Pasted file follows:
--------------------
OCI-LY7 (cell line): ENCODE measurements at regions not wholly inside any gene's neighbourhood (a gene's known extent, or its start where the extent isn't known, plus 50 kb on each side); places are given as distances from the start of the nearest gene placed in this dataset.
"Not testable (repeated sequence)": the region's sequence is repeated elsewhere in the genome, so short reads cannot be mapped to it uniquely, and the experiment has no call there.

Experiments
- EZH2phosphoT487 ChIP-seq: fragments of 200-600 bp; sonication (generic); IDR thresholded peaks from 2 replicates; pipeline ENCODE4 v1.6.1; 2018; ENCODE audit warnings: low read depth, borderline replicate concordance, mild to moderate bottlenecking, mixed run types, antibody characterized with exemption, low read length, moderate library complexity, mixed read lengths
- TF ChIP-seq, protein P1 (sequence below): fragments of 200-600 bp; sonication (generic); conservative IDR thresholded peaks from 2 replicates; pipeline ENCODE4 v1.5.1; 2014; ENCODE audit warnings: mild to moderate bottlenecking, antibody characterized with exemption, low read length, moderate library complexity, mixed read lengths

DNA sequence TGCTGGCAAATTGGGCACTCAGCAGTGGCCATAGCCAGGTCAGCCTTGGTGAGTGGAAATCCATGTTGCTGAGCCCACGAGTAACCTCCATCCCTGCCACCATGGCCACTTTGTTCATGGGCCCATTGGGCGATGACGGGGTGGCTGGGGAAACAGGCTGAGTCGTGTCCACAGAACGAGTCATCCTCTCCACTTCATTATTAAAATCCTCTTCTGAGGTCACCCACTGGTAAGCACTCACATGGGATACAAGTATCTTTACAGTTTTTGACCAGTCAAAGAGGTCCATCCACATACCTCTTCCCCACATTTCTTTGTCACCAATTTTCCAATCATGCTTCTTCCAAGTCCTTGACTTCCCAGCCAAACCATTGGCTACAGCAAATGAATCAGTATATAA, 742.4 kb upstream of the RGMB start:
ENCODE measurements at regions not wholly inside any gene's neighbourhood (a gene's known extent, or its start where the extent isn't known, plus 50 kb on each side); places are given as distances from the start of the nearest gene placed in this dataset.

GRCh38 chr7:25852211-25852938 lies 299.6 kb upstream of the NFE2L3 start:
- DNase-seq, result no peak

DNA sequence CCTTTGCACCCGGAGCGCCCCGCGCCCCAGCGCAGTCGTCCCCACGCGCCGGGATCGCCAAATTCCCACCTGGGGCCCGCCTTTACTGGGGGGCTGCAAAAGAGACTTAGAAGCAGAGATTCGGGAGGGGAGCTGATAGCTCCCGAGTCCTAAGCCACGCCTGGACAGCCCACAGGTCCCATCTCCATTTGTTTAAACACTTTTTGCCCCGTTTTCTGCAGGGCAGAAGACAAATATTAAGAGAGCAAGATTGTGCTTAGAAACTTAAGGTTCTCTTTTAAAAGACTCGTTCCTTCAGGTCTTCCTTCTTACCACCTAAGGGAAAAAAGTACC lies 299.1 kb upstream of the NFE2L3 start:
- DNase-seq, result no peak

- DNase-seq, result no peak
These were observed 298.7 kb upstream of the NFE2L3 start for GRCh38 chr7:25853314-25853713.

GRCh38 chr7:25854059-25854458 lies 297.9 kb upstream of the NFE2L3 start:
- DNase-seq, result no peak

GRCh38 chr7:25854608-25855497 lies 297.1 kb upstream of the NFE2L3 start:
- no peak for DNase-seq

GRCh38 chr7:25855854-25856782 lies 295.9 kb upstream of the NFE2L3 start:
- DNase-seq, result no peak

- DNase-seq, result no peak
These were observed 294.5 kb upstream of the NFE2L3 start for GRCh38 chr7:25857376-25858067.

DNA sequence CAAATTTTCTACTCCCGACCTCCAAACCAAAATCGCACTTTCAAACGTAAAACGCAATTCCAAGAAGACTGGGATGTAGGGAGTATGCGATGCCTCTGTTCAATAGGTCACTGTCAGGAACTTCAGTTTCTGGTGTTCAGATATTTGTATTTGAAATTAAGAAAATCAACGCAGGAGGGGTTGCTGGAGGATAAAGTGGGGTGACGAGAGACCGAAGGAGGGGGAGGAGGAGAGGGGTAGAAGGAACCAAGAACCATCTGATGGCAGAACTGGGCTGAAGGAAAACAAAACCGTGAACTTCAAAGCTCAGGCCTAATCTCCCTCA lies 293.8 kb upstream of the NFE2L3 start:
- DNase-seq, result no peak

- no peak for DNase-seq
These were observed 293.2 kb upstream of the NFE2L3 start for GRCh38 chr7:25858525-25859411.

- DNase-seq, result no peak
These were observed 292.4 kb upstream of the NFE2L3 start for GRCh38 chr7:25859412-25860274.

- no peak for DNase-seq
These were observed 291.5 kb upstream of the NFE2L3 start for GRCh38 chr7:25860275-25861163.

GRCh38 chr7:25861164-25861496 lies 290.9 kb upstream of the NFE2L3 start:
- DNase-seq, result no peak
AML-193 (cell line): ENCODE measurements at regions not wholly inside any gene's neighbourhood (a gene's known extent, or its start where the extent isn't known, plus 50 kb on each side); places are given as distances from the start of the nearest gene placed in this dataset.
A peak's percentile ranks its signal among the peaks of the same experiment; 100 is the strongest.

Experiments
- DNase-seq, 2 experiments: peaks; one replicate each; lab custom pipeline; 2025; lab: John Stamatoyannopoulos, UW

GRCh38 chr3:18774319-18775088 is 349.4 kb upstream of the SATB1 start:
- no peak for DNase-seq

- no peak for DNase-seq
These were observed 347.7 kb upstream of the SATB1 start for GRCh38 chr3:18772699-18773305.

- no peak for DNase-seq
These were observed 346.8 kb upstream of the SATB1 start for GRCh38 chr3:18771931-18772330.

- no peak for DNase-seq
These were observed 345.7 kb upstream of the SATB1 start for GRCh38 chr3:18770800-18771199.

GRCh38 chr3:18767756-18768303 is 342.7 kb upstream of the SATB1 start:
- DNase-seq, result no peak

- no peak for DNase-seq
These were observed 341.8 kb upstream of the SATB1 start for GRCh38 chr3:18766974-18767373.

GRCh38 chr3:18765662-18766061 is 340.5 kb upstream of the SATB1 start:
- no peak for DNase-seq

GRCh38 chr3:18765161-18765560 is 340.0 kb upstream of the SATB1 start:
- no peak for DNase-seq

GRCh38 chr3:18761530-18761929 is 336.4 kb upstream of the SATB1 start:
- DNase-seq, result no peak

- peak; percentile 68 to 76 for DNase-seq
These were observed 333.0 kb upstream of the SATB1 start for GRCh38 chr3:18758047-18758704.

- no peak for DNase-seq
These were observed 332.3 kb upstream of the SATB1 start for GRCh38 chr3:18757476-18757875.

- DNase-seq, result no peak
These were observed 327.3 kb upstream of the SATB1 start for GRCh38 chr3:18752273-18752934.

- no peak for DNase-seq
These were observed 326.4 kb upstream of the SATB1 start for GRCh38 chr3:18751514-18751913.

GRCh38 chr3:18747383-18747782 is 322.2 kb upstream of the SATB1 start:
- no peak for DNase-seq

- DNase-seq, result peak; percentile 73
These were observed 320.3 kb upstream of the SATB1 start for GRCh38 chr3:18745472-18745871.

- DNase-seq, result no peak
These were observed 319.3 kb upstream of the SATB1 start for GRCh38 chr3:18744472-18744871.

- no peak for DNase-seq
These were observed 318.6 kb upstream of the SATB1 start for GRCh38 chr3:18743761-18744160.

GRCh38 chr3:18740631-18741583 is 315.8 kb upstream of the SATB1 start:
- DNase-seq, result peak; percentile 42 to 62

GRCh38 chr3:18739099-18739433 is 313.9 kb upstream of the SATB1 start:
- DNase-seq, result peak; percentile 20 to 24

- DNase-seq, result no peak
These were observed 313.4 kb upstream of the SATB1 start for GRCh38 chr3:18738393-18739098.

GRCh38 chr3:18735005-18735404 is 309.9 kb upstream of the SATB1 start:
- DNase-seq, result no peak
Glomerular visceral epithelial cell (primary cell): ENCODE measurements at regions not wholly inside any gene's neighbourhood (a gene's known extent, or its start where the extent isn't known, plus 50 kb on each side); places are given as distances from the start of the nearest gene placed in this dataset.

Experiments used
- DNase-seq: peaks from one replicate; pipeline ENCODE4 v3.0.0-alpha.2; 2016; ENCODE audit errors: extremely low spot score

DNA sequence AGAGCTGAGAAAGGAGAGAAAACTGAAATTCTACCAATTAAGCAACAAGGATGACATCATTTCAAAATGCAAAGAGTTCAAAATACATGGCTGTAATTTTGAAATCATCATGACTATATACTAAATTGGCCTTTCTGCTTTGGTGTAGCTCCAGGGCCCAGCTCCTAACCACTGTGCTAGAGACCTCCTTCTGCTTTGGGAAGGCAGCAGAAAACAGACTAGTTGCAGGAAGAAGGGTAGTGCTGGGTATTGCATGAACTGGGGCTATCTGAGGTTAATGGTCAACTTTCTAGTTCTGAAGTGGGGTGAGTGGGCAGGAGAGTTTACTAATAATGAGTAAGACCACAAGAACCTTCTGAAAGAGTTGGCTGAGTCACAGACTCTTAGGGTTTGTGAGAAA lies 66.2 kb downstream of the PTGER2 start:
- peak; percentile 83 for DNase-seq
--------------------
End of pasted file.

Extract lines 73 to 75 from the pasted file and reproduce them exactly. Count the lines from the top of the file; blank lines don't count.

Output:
- DNase-seq, result peak; percentile 20 to 24

- DNase-seq, result no peak
These were observed 313.4 kb upstream of the SATB1 start for GRCh38 chr3:18738393-18739098.